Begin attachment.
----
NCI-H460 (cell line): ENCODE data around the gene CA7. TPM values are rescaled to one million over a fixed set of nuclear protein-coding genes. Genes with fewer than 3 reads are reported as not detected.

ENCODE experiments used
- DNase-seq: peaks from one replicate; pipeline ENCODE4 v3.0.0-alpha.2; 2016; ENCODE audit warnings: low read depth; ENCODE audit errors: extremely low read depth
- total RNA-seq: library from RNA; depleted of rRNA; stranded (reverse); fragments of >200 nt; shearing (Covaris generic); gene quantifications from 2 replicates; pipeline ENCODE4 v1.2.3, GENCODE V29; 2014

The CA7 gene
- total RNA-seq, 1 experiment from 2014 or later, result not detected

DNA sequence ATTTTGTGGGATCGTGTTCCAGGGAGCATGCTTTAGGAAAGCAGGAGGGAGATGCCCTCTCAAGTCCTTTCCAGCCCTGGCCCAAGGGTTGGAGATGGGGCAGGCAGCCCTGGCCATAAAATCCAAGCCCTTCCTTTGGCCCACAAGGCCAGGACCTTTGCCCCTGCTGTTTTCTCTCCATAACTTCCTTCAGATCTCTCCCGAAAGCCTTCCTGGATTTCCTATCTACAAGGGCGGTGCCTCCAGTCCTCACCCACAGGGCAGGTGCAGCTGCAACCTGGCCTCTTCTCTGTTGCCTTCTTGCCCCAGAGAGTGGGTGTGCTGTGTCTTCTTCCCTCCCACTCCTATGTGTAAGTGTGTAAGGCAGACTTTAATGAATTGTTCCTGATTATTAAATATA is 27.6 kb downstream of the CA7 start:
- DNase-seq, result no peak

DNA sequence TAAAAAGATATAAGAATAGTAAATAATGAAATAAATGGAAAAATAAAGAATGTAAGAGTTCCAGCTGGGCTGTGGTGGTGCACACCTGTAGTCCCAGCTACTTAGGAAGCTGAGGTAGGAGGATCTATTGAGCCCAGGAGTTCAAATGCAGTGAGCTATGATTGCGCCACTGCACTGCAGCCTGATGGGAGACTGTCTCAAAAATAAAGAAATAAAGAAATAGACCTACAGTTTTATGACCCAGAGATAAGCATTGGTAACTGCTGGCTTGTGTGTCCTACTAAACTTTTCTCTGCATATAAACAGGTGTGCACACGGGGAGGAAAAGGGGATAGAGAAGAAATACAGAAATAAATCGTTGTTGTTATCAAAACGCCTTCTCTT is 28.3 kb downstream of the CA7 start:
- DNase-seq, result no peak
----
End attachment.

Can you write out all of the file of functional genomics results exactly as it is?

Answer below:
NCI-H460 (cell line): ENCODE data around the gene CA7. TPM values are rescaled to one million over a fixed set of nuclear protein-coding genes. Genes with fewer than 3 reads are reported as not detected.

ENCODE experiments used
- DNase-seq: peaks from one replicate; pipeline ENCODE4 v3.0.0-alpha.2; 2016; ENCODE audit warnings: low read depth; ENCODE audit errors: extremely low read depth
- total RNA-seq: library from RNA; depleted of rRNA; stranded (reverse); fragments of >200 nt; shearing (Covaris generic); gene quantifications from 2 replicates; pipeline ENCODE4 v1.2.3, GENCODE V29; 2014

The CA7 gene
- total RNA-seq, 1 experiment from 2014 or later, result not detected

DNA sequence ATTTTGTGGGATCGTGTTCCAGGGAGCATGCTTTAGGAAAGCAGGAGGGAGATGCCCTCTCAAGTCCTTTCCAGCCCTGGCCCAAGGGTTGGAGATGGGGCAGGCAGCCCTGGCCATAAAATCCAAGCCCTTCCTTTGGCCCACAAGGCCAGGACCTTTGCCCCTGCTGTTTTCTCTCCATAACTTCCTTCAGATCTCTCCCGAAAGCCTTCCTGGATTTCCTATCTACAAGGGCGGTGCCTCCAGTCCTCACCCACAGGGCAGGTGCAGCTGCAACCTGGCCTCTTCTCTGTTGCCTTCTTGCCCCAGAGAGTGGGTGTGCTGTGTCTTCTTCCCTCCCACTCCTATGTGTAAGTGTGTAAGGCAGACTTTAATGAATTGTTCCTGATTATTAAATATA is 27.6 kb downstream of the CA7 start:
- DNase-seq, result no peak

DNA sequence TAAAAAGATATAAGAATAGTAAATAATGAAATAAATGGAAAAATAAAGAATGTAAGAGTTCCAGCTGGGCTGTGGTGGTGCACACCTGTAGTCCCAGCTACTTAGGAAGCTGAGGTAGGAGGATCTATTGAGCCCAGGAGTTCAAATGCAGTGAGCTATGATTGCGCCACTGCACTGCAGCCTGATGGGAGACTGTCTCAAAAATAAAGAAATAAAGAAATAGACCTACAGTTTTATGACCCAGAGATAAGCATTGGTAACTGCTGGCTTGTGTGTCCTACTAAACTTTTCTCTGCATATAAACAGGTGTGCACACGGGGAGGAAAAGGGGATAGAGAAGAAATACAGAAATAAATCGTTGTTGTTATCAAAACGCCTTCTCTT is 28.3 kb downstream of the CA7 start:
- DNase-seq, result no peak